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Time, indigeneity and white anti-racism in Australia

journal contribution
posted on 2015-04-01, 00:00 authored by Emma KowalEmma Kowal
Time is one mechanism through which Indigenous-modern dichotomies are created and maintained and an enduring trope of difference in the settler-colonial imaginary. This article explores the strange temporality of indigeneity within 'progressive' discourses in Australia. Taking Johannes Fabian's concept of 'allochronism' as a point of departure, and drawing on ethnography of non-Indigenous people working in Indigenous health in the Northern Territory, I show how there is a kind of cultural Lamarckianism in operation. 'Western' individuals are seen to inherit the cumulative cultural knowledge, acquired over centuries, of germ theory and responsible alcohol consumption. By contrast, Indigenous people are seen to struggle with banking and infectious diseases because they have not had sufficient time to develop the appropriate cultural knowledge. Through the anthropomorphising of culture and the culturalisation of individuals, the Indigenous person/culture becomes the 40,000-year history of human occupation of the continent. I point to the limits of this settler-colonial imaginary and potential alternatives.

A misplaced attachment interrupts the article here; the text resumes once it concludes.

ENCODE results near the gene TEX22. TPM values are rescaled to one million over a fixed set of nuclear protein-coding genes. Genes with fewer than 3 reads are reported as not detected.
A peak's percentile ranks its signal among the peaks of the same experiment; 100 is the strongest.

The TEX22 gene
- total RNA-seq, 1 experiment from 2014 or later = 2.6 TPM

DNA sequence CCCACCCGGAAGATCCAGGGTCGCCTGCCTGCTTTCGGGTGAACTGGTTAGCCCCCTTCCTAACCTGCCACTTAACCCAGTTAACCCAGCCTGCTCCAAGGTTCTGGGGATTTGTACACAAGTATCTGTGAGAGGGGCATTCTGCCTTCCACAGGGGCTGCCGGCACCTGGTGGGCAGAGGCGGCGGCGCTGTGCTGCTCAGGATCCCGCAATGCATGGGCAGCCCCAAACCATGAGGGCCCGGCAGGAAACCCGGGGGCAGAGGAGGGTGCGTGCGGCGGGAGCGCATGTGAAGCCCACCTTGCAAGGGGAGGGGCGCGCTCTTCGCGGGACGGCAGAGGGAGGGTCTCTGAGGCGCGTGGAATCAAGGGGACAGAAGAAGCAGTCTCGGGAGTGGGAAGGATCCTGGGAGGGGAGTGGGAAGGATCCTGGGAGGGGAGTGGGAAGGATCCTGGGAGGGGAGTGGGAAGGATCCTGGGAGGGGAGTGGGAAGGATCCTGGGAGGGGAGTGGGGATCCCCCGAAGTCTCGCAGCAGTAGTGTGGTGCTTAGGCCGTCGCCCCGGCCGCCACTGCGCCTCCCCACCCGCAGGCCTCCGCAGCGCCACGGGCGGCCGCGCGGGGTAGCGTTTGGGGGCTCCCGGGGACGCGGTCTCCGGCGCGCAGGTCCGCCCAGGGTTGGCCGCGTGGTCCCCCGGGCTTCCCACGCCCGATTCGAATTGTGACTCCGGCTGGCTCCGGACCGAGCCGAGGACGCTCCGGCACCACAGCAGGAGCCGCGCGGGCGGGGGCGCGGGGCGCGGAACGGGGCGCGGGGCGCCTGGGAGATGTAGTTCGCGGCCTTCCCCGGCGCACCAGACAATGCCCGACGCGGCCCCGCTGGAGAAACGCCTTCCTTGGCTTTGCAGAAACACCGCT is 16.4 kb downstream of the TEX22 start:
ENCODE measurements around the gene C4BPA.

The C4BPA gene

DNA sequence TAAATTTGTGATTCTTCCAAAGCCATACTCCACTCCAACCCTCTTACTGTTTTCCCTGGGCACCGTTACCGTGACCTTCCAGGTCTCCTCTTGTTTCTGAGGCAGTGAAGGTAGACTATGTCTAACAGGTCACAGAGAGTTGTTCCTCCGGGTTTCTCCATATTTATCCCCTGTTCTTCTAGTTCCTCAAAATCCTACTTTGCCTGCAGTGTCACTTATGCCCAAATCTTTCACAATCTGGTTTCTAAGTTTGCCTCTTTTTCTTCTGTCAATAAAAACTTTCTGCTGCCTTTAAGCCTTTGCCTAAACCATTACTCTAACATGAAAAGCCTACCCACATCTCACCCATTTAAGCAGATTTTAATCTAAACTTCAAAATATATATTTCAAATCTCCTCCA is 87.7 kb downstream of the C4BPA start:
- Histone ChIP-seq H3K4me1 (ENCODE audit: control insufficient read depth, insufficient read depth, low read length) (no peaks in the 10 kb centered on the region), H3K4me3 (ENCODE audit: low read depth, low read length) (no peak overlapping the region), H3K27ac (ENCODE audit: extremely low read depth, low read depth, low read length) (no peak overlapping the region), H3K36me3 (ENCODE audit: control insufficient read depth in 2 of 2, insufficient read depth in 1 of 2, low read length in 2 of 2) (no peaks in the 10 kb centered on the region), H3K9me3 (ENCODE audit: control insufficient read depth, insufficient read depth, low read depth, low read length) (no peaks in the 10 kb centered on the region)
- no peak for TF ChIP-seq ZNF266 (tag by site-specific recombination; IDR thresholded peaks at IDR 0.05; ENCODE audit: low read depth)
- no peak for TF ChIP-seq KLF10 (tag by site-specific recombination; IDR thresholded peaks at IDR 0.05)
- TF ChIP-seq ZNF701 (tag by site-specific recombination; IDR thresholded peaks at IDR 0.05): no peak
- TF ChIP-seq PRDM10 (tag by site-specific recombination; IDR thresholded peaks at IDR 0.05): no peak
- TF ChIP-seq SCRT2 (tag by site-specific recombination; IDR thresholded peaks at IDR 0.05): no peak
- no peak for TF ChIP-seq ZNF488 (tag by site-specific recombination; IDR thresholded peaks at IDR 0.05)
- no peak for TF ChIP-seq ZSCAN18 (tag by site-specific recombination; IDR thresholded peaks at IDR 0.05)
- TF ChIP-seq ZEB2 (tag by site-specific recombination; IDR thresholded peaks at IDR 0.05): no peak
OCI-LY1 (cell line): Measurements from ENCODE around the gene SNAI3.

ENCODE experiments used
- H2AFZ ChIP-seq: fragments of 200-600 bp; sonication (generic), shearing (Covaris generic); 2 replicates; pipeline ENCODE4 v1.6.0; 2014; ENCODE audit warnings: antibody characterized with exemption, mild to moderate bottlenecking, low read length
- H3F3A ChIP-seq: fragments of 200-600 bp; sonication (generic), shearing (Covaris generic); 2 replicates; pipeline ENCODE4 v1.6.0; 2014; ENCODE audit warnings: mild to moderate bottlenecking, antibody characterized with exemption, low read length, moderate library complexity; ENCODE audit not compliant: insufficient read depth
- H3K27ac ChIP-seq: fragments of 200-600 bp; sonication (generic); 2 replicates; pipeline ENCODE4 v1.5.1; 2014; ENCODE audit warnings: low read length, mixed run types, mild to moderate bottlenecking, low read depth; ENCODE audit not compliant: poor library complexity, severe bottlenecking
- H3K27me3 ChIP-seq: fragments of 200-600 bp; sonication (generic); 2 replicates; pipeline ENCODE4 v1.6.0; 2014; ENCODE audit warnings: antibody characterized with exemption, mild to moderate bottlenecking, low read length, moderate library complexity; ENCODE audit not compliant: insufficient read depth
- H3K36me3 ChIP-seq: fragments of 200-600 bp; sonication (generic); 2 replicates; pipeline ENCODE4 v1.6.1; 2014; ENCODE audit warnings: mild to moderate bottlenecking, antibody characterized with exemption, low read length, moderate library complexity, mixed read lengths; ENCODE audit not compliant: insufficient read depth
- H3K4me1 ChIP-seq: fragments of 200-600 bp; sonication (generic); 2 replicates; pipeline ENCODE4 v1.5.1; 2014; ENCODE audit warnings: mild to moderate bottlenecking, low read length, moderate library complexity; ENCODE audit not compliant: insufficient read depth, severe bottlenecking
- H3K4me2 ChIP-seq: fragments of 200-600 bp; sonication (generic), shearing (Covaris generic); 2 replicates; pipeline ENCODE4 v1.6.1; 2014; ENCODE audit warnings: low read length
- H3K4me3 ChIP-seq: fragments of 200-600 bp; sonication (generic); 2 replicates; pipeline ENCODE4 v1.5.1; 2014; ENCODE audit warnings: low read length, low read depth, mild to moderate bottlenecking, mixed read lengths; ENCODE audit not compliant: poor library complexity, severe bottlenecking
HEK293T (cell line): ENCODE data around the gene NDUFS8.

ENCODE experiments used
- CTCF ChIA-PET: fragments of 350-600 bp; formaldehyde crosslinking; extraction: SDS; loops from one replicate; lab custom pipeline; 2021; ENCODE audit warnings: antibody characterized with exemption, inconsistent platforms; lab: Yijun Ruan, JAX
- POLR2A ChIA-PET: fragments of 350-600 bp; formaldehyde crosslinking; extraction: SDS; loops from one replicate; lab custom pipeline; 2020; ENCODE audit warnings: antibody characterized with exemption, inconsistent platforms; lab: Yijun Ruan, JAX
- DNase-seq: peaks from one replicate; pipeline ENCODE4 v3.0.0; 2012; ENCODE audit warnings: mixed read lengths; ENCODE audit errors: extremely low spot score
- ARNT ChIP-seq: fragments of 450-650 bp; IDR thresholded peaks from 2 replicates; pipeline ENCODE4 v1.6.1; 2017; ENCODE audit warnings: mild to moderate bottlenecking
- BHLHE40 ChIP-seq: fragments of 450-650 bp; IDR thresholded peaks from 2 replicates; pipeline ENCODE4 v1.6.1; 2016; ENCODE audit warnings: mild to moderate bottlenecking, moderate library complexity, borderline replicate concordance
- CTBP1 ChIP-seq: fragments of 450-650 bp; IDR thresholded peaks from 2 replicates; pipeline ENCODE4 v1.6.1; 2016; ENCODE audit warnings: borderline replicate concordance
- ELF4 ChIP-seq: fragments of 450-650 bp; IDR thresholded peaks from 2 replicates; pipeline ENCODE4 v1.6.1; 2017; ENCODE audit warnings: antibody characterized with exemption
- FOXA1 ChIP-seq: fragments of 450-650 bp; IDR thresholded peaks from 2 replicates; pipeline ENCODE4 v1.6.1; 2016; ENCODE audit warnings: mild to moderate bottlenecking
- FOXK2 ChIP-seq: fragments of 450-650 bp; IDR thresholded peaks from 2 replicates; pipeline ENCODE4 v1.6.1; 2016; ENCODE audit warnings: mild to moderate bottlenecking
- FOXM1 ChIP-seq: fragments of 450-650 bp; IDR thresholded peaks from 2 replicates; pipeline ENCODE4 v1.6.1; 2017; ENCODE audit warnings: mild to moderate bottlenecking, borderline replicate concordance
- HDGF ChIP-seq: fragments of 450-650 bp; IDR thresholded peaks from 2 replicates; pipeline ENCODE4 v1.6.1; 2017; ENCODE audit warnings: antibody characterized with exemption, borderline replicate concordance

History

Journal

Australian Journal of Anthropology

Volume

26

Pagination

94-111

Location

London, Eng.

Open access

  • Yes

ISSN

1035-8811

eISSN

1757-6547

Indigenous content

This research output may contain the names and images of Aboriginal and Torres Strait Islander people now deceased. We apologise for any distress that may occur.

Language

eng

Publication classification

C1.1 Refereed article in a scholarly journal

Copyright notice

2015, Australian Anthropological Society

Issue

1

Publisher

WILEY